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Title: The effect of ethnicity and body size on the athlete's heart and their impact on cardiovascular pre-participation screening
Author: Riding, Nathan
ISNI:       0000 0004 5364 1936
Awarding Body: Liverpool John Moores University
Current Institution: Liverpool John Moores University
Date of Award: 2014
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In response to the augmented haemodynamic load placed upon the heart by intense and prolonged exercise, various forms of physiological remodelling are elicited. The resultant cardiac structural, functional and electrical adaptations are coined the athlete’s heart. Due to the nature of the remodelling, in some cases these adaptations may however overlap with the diagnostic criteria for varying pathological conditions, often related to sudden cardiac death. Several variables are associated with the athlete’s heart including age, sex, sport, body size, and ethnicity. Ethnicity is of particular importance as athletes of an African/Afro-Caribbean ethnicity demonstrate a greater prevalence of abnormal changes suggestive of pathology. There is however paucity in the literature of the athlete’s heart among other ethnicities. For this reason Study 1 investigated the impact of Arabic ethnicity upon the structure, function and electrophysiology of the heart in male athletes. Study 1 identified that while Arabic athletes had larger hearts than Arabic controls, they had significantly smaller hearts than their Black and Caucasian athletic counterparts. While Black athletes had a significantly greater prevalence of training unrelated/abnormal ECG findings, Arabic and Caucasian both had similar levels of training unrelated/abnormal findings, suggesting the European Society of Cardiology guidelines for ECG interpretation in athletes are applicable for the ethnicity. Study 2 investigated another important facet of the athlete’s heart, which is body size. Study 2 identified that while there was a progressive relationship between body size and cardiac dimensions, the previously identified upper limits of cardiac structural remodelling were applicable even among those with a body surface area (BSA) over 2.3m2. Among the cohort of athletes with a BSA >2.3m2, Black athletes demonstrated significantly greater wall thickness’ than Caucasian and Arabic athletes. The second aspect to the thesis highlighted how the findings of Study 1 and 2 impact upon pre-participation screening. While debate still exists around the most effective methodology to screen for pathological cardiac conditions, several organisations mandate the use of the echocardiography alongside the resting 12-Lead ECG. Study 3 established that should echocardiography be limited to use as a follow up investigation, significant cost benefits could be elicited (47% reduction). The premise of this significant cost reduction was that no pathological case was identified by echocardiography in isolation. While still found to be useful in confirming pathology, significantly, in our study the investigation failed to identify two cases of hypertrophic cardiomyopathy. Study 4 investigated the implications of adopting modified ECG interpretation guidelines in light of the criticism that ECG screening should be avoided due to a high false positive rate. Utilising an ethnically diverse cohort, Study 4 demonstrated that using the ‘Refined’ criteria reduced the false positive rate from 22% when using the 2010 ESC guidelines to 5%. Importantly both criteria achieved 100% sensitivity, highlighting the importance of the ECG in cardiovascular screening.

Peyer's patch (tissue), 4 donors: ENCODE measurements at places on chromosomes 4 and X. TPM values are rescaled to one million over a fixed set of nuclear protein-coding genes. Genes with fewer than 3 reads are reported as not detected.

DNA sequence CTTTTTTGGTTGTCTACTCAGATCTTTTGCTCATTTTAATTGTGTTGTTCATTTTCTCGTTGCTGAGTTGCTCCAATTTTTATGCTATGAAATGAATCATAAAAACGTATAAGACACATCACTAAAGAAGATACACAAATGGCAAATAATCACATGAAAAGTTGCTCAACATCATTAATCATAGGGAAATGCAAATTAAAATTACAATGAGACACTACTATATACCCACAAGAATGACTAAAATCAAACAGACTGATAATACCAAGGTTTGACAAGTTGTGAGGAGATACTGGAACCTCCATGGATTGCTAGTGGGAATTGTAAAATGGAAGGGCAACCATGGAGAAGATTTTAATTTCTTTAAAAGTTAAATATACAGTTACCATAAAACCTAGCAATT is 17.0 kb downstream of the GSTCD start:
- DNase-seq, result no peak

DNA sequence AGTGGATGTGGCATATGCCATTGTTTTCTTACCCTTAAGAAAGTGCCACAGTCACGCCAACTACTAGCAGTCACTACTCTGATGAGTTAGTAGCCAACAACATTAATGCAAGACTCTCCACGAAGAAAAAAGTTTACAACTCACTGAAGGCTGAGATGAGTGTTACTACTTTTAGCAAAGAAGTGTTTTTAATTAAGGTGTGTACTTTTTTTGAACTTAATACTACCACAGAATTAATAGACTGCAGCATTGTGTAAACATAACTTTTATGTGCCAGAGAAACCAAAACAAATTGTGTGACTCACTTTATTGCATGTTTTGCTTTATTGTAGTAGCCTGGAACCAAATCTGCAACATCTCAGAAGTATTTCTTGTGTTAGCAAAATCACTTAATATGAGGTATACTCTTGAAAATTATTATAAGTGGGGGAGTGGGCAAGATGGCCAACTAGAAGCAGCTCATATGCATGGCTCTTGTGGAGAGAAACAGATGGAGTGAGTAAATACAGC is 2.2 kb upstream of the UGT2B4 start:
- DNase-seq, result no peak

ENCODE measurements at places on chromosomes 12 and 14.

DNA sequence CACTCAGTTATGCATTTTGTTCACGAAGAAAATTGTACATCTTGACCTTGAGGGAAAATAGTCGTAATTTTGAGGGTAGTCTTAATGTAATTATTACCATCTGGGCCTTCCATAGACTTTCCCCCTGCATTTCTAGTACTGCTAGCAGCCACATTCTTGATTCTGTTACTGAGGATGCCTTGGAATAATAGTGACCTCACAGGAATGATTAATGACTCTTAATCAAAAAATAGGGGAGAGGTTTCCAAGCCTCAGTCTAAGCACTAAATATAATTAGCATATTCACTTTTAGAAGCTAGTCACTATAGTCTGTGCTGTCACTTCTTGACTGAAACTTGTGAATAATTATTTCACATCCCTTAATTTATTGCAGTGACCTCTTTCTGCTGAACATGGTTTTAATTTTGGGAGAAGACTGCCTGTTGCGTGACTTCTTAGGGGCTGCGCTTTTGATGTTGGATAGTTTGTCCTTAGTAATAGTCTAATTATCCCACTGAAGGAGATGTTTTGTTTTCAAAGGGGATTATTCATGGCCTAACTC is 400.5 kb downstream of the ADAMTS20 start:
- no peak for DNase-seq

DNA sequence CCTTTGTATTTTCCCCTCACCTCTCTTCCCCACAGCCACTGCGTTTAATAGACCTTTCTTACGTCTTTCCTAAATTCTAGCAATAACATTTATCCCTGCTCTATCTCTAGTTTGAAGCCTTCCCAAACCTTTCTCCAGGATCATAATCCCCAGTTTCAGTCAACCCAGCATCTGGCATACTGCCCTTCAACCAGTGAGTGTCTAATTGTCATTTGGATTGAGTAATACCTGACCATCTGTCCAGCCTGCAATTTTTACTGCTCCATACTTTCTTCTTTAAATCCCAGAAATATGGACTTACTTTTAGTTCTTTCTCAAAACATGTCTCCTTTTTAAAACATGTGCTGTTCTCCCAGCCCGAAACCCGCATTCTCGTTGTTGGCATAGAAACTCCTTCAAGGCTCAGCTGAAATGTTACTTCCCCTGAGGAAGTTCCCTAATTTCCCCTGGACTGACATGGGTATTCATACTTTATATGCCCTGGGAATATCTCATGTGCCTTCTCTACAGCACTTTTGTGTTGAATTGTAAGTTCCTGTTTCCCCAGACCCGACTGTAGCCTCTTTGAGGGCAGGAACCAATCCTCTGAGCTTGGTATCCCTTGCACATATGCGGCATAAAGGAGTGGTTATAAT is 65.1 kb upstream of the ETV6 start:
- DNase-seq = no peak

Supervisor: Whyte, Greg ; Wilson, Mathew ; George, Keith Sponsor: Aspetar (orthopaedic and sports medicine hospital), Qatar
Qualification Name: Thesis (Ph.D.) Qualification Level: Doctoral
Keywords: Athlete's Heart, Sudden cardiac death, Pre-participation screening, Electrocardiography,